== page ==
Answered on 03/04/2014 by MICHAEL A. FINNICUM

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Hello Pam S Interestingly Jamestown Distributors send your question to me. I don't know how to help you because they just don't seem to have the size you need and I don't know any other source for brass escutcheon pins. Sorry.

Answered on 03/03/2014 by ELAINE HARDMAN

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I bought two pounds of 1/2" #19 brass escutcheon pins from Jamestown; they had them in stock and were at the price I expected. I use them in quantity and can't bother with the tiny packets of escutcheon pins you find at hardware stores, or at specialty hardware outlets. I hope this helps.

Answered on 03/03/2014 by ALLAN WINKLER

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Mcmaster-carr has them. Great place for hardware

Answered on 03/03/2014 by JACOB LOIKO
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Question

I have an antique metronome and need two tiny pins to affix the small brass plates. The only one I could fish out of the piano keys is about 3/8 inch long and has a tiny head @ 1 mm. Where can I buy such a small quantity? Help! I want to give this as a gift to my daughter (who lost the pin) so she can give it to her child. Pamela P

Asked on 06/03/2012 by First Name Last Name

Top Answer

I have been using the brass escutcheon pins from Jamestown for many years. I use them to install stained glass window panels.

Answered on 06/05/2012 by LEONARD SIMKIN
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Most hardware stores have them. If they are too long you may need to cut them down to size with wire cutters. Toy stores, train model stores and model airplane stores sometimes have super small nails. Take a magnet with you if you want brass. Us the magnet to make sure they are not brass plated steel.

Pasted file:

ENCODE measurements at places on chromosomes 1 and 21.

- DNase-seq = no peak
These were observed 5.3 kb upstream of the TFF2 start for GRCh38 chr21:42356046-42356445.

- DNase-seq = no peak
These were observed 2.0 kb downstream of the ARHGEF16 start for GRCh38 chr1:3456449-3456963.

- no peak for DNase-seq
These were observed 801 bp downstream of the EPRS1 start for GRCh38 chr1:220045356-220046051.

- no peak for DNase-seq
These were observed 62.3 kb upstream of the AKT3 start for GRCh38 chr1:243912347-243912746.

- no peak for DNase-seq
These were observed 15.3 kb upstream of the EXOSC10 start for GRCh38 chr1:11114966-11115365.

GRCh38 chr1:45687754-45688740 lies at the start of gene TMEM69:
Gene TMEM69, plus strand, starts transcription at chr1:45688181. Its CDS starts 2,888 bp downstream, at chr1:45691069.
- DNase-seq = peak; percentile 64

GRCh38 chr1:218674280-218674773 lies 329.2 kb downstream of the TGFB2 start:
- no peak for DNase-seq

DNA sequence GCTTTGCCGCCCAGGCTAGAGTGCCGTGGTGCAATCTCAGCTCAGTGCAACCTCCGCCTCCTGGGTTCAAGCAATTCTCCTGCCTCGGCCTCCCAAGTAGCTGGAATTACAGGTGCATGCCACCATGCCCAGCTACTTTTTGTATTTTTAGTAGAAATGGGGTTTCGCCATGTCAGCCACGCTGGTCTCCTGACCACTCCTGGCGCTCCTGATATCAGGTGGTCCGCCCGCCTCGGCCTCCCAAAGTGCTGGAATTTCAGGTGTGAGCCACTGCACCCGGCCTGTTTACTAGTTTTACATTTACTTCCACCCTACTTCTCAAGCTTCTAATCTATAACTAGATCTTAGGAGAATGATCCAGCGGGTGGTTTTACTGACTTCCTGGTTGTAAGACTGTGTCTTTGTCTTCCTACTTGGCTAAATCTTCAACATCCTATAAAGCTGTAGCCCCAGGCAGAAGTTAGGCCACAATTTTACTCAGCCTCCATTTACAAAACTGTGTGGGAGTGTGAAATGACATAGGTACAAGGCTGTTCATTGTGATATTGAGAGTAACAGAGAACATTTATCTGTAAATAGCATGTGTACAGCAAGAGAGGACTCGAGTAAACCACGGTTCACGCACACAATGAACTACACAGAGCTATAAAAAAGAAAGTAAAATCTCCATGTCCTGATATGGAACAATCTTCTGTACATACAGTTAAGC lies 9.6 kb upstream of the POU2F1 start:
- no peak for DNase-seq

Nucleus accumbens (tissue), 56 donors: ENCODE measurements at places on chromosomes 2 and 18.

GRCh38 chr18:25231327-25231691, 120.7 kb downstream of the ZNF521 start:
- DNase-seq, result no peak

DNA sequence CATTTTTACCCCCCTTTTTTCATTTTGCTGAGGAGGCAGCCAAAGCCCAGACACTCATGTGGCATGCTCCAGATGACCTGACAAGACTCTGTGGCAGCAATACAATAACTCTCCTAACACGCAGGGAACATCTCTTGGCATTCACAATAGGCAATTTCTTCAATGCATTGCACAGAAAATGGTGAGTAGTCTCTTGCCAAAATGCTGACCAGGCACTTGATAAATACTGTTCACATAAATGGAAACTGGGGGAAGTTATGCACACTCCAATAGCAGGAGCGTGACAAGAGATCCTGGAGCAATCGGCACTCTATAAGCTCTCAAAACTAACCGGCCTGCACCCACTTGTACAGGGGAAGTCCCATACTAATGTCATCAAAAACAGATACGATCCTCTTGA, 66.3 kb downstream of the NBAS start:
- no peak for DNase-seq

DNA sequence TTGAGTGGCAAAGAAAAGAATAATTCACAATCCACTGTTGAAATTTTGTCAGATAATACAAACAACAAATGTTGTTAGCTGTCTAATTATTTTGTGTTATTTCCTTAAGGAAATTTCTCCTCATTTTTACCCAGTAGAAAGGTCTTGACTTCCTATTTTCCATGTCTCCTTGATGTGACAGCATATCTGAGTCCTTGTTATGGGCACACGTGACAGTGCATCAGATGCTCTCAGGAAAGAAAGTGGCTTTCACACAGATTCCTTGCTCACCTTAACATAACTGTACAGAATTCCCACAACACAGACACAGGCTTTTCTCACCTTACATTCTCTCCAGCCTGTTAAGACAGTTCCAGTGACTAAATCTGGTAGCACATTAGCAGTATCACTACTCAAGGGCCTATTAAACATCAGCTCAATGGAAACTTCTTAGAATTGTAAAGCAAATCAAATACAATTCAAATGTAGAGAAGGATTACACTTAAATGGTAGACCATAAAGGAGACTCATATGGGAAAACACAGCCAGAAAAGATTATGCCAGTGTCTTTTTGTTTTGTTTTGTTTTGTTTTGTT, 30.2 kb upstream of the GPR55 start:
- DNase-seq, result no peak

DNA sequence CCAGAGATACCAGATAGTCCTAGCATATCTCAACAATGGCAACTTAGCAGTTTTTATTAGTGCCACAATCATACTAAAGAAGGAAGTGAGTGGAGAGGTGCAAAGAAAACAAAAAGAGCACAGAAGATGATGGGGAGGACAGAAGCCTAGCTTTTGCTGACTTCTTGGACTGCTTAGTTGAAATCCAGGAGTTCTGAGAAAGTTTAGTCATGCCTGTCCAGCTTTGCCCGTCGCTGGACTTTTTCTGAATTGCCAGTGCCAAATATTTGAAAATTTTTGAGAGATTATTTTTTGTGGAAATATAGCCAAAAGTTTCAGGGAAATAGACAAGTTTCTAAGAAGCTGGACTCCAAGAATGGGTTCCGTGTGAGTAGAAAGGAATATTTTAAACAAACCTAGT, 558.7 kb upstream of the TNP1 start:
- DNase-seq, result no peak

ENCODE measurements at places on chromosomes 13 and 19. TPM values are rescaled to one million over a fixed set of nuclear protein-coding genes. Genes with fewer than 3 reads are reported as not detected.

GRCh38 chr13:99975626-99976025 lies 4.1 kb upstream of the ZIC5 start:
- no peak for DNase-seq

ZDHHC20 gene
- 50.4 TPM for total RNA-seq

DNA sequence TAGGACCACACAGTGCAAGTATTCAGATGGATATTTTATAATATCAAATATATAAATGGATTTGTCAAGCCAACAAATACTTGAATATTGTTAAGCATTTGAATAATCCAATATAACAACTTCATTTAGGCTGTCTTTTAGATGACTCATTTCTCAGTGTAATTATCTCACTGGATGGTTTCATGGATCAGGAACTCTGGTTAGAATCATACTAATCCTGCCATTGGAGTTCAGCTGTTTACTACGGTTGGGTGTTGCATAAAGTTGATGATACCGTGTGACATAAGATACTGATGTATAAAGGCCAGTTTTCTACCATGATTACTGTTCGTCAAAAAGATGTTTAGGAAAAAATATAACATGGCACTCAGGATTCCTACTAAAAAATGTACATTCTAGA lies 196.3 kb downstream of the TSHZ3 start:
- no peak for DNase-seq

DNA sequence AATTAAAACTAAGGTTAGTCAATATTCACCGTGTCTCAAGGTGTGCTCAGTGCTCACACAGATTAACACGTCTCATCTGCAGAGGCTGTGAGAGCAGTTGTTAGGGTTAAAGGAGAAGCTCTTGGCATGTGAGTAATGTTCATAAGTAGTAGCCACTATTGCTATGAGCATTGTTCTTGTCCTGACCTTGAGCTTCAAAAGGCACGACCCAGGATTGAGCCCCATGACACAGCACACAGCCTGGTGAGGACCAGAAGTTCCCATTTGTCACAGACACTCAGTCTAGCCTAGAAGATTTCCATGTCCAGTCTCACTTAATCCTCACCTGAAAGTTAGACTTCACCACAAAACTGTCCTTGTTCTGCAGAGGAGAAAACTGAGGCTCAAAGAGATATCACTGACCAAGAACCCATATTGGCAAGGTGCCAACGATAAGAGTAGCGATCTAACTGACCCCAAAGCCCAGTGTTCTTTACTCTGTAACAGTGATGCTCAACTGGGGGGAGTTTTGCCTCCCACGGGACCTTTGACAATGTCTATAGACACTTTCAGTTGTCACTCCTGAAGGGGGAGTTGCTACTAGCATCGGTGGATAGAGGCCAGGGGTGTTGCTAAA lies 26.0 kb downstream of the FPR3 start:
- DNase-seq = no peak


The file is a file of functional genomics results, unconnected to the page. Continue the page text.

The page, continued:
Answered on 06/05/2012 by ANDY COLLINS

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Sorry I took so long to answer. I still have most of a pound of #16 3/4 in. pins. I would be glad to send Pamela some of them in the mail, no charge. But how to contact?

Answered on 06/06/2012 by ROY HAWTHORNE

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James Town of course carries a limited number of sizes of Escutcheon Pins. They are sized by a gage size, probably a brass gage, and or length,(i.e. not a steel gage which is diffeent) A single vender that carries most of the sizes is hard to find and they are only available by the box which usually includes a few hundred. Some places like Timesavers (page 149 in there catalog on the WEB) carries a limited number available in packages. My guess is that you want the very small Escutcheon pin i.e. 1/8 inch or less but Timesavers carries the 1/4 inch pins for $1.50. Good luck on your project.

Answered on 06/05/2012 by GREGORY GRAHAM

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that is really small, try a sewing pin. Cut it slightly longer than 3/8 and paint the head gold. RZ

Answered on 06/05/2012 by RICHARD ZIPPER
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Question

If this has been asked, I've missed seeing it. Is it possible to buy just 1/4 lb. or 1/2 lb. of these brass pins instead of a whole pound? I've need of a bunch, but not a &quot;pound-sized bunch&quot;. A pound would last me 2 lifetimes.

Asked on 12/08/2015 by Em Miller

Top Answer

Sorry, this question was misrouted to me by a computer. It's not a question I can answer. I don't know if there is any alternative to callingl Jamestown

Answered on 12/08/2015 by JOHN BALZAR
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I've got 4 lifetimes worth, two wire sizes. Happy to sell you 1/2 pound, 1/2 price-- Be careful not to buy non marine grade brass plated ones at the hardware store--

Answered on 12/28/2015 by HENRY BORNHOFFT

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Em M, Actually you're asking the wrong person. I'm a customer not a Jamestown sales person. And yes, the pound that I have minus 30 or 40 brass pins will last me a lifetime. If I knew how to do it I would send you a quarter pound for the shipping. CaptainLou/

Answered on 12/08/2015 by LOUIS SCAVNICKY

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I have not seen smaller quantities available from Jamestown. You can buy escutcheon pins in smaller packages from local hardware stores but the unit cost will be more for sure. I purchase from Jamestown because we do use large quantities of the pins in our business.

Answered on 12/08/2015 by FRANCES CONKLIN